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Some companies use greenwashing as a deceitful marketing tactic to mislead consumers. These companies want people to believe that their products are environmentally friendly and overall sustainable when they are not. 

Greenwashing, a term coined by environmentalist Jay Westerveld, is when a company spends more time and money on advertising its eco-friendliness than actually reducing its environmental impact. The term was born out of a moment of irony and frustration. Westerveld was inspired by the Save the Towel movement in hotels, which encouraged guests to reuse their towels but accomplished nothing. 

This is not only misleading but can also have real negative consequences. For instance, the infamous People Do campaign by Chevron advertised the company’s environmental dedication. But in reality, it was consistently violating several environmental laws (Clean Air Act and Clean Water Act) and spilling oil into wildlife refuges.

Chevron’s greenwashing tactics are not unique in the corporate world. Chemical giant DuPont also had a flashy advertising campaign, and this once featured marine animals dancing in unison to Beethoven’s Ode to Joy. But the reality was far from joyous – that same year, DuPont was the biggest corporate polluter in the United States. This serves as a stark reminder that conscious consumers need to be vigilant.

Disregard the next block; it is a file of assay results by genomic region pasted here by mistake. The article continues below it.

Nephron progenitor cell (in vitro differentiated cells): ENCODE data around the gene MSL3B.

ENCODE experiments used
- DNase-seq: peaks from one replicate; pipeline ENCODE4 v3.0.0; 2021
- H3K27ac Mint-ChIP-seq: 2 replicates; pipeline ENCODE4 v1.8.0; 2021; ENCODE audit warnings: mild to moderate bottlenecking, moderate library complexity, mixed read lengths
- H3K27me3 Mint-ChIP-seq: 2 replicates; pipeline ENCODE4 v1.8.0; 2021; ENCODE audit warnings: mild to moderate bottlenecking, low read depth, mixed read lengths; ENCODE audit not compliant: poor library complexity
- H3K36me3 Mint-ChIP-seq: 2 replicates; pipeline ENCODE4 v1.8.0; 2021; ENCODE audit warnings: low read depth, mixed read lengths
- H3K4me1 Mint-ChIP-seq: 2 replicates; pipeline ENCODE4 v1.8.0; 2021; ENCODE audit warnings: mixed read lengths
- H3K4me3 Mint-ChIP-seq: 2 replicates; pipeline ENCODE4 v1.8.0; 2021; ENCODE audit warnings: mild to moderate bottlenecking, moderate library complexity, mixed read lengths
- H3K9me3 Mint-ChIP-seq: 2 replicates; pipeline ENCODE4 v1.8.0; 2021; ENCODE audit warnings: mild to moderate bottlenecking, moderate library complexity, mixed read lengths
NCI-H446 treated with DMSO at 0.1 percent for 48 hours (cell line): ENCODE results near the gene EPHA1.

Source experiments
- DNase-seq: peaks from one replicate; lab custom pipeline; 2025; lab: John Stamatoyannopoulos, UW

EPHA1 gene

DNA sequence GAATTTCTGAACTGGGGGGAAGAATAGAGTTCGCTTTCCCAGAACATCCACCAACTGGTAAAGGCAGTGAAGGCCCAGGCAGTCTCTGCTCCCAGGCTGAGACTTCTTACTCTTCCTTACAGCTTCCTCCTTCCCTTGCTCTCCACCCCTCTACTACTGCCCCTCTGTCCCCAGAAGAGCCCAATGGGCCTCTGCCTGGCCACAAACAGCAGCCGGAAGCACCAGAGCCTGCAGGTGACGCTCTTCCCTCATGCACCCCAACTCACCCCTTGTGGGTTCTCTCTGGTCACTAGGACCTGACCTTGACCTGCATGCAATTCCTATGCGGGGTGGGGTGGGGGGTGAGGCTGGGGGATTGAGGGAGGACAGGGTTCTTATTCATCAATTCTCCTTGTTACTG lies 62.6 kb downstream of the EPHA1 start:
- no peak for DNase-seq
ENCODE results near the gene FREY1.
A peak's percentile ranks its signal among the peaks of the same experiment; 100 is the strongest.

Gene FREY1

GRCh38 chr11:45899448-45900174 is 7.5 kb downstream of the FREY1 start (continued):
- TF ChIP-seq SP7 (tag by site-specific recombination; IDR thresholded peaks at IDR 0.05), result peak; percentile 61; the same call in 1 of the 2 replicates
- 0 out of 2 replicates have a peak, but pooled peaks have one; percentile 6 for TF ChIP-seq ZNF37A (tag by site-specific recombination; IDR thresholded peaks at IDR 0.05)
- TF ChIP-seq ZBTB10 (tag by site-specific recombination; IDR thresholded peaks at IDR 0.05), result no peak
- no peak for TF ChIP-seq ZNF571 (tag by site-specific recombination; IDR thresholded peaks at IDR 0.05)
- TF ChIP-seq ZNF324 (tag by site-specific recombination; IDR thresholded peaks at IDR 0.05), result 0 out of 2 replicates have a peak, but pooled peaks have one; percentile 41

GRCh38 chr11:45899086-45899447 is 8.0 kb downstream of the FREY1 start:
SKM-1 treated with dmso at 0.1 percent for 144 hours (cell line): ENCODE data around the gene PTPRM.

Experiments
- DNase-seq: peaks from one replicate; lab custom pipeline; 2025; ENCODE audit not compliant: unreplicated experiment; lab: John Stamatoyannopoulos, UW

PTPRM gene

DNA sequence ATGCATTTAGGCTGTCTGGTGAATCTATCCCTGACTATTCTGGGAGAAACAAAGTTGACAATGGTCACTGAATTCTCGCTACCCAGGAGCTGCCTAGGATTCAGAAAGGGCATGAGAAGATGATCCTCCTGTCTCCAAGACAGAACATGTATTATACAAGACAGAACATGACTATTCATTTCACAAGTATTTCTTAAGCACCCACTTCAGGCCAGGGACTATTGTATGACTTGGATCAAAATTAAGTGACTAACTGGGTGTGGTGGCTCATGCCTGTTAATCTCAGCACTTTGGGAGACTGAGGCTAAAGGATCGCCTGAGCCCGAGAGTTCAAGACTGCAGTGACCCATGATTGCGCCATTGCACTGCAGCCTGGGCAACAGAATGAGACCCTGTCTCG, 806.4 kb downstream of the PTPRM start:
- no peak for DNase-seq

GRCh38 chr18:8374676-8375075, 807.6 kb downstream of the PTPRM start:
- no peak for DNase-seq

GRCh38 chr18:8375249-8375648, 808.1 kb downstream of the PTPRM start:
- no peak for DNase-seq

What to do if you’re new to conscious consumerism

If you’re clueless about where to start, choose specific brands that align with your values. You can start with a small selection of companies; for example, one for each major category – clothes, furniture, transport, personal care, etc. Then you can work your way up. 

There are tons of resources online highlighting companies that have a sustainability mission, use eco-friendly materials, and prioritize fair labor practices. Let’s say you pick ten companies that you’re confident in. As you support them and buy their products, you’ll slowly be learning what makes them “good”. With time, you’ll be able to recognize sustainable products without consulting the internet – just from experience and practice.

Keep in mind that the conscious shift should be taken gradually rather than suddenly. Making drastic changes to your consumption habits can be overwhelming, but most likely, you’ll simply give up trying. After all, sustainability matters if you stick to it in the long run.